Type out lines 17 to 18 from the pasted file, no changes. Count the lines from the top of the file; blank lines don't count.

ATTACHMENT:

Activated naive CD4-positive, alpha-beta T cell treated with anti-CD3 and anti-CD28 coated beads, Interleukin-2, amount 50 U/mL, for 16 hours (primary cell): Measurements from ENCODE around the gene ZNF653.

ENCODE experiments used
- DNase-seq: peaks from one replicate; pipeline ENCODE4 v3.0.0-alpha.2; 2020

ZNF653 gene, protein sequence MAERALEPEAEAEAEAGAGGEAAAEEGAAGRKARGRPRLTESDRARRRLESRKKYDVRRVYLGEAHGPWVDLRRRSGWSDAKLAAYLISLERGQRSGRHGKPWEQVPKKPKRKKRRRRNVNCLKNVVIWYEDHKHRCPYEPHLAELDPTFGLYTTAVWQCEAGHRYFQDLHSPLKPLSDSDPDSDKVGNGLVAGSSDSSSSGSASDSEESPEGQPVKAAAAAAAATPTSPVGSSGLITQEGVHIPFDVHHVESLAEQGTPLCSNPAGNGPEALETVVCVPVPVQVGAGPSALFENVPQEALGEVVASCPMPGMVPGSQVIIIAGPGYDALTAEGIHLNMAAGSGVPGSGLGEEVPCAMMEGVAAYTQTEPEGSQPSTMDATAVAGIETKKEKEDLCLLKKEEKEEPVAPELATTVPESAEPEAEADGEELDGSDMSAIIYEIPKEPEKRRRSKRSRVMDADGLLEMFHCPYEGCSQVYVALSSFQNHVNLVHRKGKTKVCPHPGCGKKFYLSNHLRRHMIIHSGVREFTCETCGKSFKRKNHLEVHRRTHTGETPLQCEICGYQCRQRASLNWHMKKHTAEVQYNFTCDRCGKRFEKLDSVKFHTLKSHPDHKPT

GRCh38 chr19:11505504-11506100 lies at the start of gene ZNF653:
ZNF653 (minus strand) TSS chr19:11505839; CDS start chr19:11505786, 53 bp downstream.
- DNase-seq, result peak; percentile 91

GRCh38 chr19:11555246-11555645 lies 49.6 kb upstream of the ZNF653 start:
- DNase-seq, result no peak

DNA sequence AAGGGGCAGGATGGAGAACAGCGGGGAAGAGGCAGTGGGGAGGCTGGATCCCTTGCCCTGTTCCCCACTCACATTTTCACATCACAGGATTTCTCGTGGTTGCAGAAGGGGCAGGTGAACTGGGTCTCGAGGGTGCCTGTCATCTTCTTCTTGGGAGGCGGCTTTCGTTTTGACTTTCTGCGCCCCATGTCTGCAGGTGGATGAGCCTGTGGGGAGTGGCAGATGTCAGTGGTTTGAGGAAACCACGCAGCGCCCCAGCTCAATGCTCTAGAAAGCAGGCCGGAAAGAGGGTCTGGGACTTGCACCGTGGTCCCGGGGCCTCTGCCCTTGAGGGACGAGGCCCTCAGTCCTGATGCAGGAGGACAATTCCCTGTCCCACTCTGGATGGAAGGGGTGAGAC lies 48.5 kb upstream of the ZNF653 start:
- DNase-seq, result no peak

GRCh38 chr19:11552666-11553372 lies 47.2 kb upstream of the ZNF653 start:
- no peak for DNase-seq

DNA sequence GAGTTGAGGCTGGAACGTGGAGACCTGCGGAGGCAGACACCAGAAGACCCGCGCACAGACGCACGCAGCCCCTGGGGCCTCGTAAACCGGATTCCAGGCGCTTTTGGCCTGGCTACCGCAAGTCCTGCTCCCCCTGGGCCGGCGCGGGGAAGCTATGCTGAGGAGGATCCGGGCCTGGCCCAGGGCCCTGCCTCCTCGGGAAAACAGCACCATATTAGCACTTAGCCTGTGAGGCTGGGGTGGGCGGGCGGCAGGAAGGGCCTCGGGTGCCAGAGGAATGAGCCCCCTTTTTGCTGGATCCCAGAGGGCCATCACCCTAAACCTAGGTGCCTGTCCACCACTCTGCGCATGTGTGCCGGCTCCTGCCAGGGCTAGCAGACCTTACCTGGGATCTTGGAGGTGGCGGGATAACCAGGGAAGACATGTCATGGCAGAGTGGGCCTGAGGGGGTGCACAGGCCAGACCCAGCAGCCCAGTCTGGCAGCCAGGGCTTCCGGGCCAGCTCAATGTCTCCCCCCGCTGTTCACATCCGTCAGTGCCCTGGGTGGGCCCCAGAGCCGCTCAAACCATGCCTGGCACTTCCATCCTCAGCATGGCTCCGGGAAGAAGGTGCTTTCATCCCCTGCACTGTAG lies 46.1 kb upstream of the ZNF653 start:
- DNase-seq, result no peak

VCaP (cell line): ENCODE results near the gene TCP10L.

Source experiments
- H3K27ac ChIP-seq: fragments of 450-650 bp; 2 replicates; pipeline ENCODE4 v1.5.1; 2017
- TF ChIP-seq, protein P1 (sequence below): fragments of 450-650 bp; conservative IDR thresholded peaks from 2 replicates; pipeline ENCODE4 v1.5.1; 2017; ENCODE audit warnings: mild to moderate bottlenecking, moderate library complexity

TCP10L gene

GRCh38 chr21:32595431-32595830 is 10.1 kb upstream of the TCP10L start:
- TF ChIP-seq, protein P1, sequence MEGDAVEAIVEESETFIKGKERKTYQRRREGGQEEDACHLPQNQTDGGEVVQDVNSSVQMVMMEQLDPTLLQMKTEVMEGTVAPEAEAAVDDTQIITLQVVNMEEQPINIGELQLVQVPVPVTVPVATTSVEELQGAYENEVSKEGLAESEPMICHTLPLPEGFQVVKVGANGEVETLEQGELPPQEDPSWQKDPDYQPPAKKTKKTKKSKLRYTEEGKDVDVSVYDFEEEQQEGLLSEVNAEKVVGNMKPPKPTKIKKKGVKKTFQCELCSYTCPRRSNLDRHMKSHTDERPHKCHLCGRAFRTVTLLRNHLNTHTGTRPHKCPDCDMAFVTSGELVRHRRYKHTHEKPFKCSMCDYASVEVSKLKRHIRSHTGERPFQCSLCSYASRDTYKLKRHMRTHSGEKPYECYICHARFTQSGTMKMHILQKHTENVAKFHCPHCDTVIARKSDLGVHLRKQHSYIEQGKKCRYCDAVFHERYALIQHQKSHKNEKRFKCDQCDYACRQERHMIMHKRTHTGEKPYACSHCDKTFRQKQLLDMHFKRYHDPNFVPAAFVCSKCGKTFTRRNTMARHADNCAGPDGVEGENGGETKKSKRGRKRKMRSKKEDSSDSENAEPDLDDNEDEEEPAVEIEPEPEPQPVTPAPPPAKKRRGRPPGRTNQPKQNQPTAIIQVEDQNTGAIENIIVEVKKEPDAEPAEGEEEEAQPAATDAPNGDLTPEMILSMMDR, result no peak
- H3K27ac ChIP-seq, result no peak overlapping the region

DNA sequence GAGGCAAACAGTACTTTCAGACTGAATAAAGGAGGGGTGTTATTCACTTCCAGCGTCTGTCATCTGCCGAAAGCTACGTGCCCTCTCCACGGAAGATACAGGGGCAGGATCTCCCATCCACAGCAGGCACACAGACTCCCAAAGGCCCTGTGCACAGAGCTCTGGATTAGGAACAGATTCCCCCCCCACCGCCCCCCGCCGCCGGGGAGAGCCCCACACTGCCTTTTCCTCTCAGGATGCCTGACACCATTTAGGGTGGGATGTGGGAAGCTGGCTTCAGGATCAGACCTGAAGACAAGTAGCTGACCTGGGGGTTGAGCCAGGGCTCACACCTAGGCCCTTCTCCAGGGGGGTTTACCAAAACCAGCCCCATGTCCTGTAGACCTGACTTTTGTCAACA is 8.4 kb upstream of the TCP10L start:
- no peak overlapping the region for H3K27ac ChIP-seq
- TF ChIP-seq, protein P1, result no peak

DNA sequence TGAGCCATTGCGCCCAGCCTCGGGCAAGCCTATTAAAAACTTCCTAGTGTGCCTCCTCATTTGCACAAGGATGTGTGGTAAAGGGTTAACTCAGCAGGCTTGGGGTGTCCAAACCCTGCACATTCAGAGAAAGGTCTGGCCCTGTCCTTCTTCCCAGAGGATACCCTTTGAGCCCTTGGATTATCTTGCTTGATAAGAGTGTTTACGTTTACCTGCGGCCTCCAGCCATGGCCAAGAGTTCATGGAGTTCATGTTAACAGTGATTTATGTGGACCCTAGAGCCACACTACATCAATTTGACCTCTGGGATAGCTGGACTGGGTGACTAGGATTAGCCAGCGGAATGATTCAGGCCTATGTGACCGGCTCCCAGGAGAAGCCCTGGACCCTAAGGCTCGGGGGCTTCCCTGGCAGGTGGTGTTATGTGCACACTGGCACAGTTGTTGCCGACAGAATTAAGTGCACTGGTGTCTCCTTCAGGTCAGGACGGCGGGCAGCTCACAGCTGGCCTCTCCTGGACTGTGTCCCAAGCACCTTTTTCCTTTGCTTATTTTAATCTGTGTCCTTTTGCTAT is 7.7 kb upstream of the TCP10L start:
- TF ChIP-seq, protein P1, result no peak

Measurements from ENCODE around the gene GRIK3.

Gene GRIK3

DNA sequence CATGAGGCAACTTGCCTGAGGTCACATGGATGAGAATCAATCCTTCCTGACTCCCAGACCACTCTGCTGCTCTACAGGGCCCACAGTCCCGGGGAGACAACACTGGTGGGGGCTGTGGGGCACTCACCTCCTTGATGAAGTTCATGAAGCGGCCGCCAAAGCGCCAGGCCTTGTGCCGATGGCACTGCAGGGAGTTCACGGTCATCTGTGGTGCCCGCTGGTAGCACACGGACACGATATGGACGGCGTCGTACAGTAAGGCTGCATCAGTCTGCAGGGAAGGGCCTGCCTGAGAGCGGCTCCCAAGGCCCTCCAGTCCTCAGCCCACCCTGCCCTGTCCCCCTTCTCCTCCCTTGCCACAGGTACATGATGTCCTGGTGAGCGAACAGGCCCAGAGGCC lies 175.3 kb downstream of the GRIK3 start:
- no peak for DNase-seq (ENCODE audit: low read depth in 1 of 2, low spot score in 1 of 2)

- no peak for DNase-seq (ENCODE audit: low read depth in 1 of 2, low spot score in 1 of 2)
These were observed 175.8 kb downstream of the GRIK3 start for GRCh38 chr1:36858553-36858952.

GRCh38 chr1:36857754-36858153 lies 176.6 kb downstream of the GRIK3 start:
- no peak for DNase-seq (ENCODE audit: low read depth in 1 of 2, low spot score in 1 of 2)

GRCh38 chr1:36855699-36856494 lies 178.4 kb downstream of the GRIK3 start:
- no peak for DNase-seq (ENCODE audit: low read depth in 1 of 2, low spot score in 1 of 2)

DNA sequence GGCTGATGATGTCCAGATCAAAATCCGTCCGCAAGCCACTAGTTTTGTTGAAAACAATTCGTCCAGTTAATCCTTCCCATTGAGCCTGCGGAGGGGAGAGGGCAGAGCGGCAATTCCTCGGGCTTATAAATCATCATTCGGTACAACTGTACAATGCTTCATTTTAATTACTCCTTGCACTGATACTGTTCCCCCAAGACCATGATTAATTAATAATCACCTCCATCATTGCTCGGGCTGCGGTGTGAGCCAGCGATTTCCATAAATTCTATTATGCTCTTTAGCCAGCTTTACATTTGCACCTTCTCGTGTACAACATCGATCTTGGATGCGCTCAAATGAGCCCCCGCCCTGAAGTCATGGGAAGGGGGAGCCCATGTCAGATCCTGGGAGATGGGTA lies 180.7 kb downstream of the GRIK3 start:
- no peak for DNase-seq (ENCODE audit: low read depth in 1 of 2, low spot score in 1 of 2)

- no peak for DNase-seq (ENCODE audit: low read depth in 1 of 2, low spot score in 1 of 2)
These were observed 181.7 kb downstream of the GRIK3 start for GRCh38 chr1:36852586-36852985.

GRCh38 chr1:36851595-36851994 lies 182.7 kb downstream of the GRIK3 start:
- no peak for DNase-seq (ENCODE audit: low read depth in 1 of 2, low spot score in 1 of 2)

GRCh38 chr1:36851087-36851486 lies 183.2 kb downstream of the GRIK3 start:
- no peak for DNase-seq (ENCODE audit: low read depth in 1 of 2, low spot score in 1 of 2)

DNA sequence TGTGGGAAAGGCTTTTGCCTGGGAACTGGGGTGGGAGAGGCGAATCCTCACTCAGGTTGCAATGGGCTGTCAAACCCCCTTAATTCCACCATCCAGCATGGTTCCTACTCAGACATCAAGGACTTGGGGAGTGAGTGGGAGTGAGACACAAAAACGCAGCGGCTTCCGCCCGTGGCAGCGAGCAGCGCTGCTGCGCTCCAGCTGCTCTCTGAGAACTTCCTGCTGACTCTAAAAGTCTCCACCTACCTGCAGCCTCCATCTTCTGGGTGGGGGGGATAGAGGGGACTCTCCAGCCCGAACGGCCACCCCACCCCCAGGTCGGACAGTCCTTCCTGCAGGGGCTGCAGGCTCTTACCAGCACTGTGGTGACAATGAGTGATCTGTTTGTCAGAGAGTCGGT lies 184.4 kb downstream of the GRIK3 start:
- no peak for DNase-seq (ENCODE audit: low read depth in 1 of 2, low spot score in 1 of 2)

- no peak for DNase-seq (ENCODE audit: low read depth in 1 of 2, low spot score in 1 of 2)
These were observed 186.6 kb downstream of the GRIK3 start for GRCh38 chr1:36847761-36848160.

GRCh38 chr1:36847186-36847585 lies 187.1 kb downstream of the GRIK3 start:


Source experiments
- H3K27ac ChIP-seq: fragments of 450-650 bp; 2 replicates; pipeline ENCODE4 v1.5.1; 2017